Growing up with pets is a common experience in the U.S. According to the American Pet Products Association, 68 percent of households in the country had one or more pets from 2017-2018, and for good reason.
Pets are one of the many enjoyable facets of life, and can especially brighten up the life of a stressed out, anxiety-ridden college student. There are many reasons why a student might want to get an animal. Some leave behind their family pets when they come to college, and get homesick or lonely. Others have never had a pet before college, and become curious about it later on. Many students are bombarded with cute animal videos and photos on social media all day long. No matter what the reason for wanting to get a pet is, almost anyone can agree that getting a one is a huge responsibility.
The truth is, while there are many benefits to owning an animal, it can also be quite stressful. Studies have shown that human-pet interactions, such as petting or playing, help lower anxiety and blood pressure. Research from the North American Journal of Psychology also indicates that in comparison to students without pets, student pet-owners had lower resting pulse rates in general. However, owning a pet involves a lot more than just petting and playing. The physical and mental stress of caring for an animal doesn’t always fit well with the stress of classes, work, internships, extracurriculars, projects and more.
Animals require an endless amount of care and attention. Pet owners have to ensure their pet is always fed, getting a good amount of exercise, properly vaccinated, has enough necessary supplies and toys, has access to medical care and is taken outside as often as needed. Not only that, but pet owners also have to understand their pets’ displays of affection and bodily cues. These things can take a lot of time, patience and nurturing, no matter what the animal’s age
Even though pets can help people psychologically, many students find it difficult to take care of themselves alone, and wouldn’t do well under the added pressure of caring for an entirely dependent animal. Some students also undermine the kind of attention pets need and grow frustrated when their pets become uncooperative or display signs of unhappiness from lack of attention.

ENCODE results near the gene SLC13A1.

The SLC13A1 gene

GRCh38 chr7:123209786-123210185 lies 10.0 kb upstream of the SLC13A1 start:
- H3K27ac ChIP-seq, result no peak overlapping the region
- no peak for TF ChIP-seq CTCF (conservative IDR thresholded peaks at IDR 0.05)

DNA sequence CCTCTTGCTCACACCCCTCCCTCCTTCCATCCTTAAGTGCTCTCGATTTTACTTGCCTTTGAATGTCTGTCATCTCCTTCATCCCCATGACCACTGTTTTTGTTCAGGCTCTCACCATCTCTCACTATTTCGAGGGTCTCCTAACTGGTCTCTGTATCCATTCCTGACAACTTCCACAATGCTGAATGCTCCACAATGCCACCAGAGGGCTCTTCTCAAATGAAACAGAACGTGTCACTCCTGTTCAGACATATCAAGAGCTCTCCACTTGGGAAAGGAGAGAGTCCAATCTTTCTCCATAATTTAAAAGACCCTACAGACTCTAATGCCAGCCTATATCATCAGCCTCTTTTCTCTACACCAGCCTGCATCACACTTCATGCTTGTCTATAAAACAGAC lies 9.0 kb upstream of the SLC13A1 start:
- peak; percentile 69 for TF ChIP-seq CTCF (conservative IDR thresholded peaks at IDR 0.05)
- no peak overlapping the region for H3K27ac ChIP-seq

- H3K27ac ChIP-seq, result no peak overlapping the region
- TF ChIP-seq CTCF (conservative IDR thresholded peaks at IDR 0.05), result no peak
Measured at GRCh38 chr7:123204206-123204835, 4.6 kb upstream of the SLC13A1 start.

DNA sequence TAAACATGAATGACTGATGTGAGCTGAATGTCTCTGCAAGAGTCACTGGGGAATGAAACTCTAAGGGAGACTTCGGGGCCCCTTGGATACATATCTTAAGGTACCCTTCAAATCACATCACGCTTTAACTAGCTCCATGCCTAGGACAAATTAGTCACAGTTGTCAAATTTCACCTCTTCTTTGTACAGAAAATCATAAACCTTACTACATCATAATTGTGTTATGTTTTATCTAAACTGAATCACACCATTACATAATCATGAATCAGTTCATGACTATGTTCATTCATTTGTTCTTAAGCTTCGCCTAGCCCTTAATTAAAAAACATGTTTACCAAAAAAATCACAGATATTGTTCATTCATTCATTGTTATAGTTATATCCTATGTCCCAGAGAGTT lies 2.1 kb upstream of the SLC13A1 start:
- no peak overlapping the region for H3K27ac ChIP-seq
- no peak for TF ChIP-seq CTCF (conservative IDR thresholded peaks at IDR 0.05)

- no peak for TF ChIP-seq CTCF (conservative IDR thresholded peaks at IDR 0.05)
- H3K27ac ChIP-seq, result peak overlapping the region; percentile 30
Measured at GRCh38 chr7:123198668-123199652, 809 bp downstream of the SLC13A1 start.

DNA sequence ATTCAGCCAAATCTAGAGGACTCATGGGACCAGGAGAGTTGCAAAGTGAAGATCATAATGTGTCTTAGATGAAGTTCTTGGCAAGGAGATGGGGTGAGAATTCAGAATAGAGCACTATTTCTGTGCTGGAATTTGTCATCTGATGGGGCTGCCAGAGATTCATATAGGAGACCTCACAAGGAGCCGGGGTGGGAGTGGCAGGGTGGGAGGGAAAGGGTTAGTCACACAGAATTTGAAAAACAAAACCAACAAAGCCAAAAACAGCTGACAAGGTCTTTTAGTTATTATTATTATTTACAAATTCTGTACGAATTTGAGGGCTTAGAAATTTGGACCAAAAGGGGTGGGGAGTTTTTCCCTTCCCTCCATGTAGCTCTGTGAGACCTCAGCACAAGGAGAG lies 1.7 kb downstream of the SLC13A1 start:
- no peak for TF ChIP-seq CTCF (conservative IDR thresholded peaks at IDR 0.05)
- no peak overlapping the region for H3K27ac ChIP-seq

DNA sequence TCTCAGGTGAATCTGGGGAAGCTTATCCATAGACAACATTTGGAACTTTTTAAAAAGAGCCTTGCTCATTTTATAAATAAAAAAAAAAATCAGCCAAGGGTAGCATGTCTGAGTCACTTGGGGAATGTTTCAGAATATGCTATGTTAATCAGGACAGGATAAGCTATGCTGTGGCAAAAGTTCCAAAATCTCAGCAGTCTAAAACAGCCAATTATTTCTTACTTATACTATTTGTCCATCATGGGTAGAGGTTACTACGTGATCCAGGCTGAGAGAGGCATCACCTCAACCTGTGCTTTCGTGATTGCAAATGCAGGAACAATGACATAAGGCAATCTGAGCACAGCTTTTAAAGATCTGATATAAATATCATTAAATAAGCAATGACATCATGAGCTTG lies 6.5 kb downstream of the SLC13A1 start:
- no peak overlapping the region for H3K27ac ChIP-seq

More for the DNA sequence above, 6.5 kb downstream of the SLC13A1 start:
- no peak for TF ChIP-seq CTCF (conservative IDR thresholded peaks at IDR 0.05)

With all this said, how can students determine if they’re ready to get a pet, and what are the necessary steps to preparing for pet-parenthood?
First, it’s important to gauge how much time is being spent at home versus outside of the home. For student spending a majority of their time in class, studying, working, running errands or just investing their time elsewhere, a pet wouldn’t fair well in their absence. Even cats, notorious for being independent, can become very unhappy with their owner if they’re gone for long periods of time. This might vary depending on whether a student lives alone or with roommates, family or friends who can spend time with their pet while they’re gone. However, it’s still the student’s pet at the end of the day, and there’s no reason to bring an animal into your life if you’re not going to be in theirs very often.
Second, take into consideration whether or not you have enough income to support you and your little one. Pets themselves aren’t hard to obtain — the real costs happen when that pet needs to make an emergency trip to the vet, needs more toys or when the pet owner needs to pay housing and traveling fees. If a student is too burdened by school payments, groceries, bills, etc., they might want to consider waiting until they have a more consistent income that can support a pet.
Finally, students have to be honest about why they want a pet, and whether they can give a never-ending amount of love to their animal. Some people get pets only to realize in a week or so that it isn’t as “fun” or “exciting” as they’d hoped. While it’s normal to have a reality different from expectations, it’s not O.K. to subject an animal to abandonment if someone knows they can’t stay invested.
Overall, there are several factors that go into caring for a pet as a college student. While pets are nice to look at and even fun to be around, parenting one is a whole other world. One should be certain they have the patience, funds and time to nurture an animal for the rest of their life. And, of course, anyone looking to get an animal should always adopt, never shop!
Carla Suggs can be reached at firstname.lastname@example.org, or on Twitter @carla_suggs.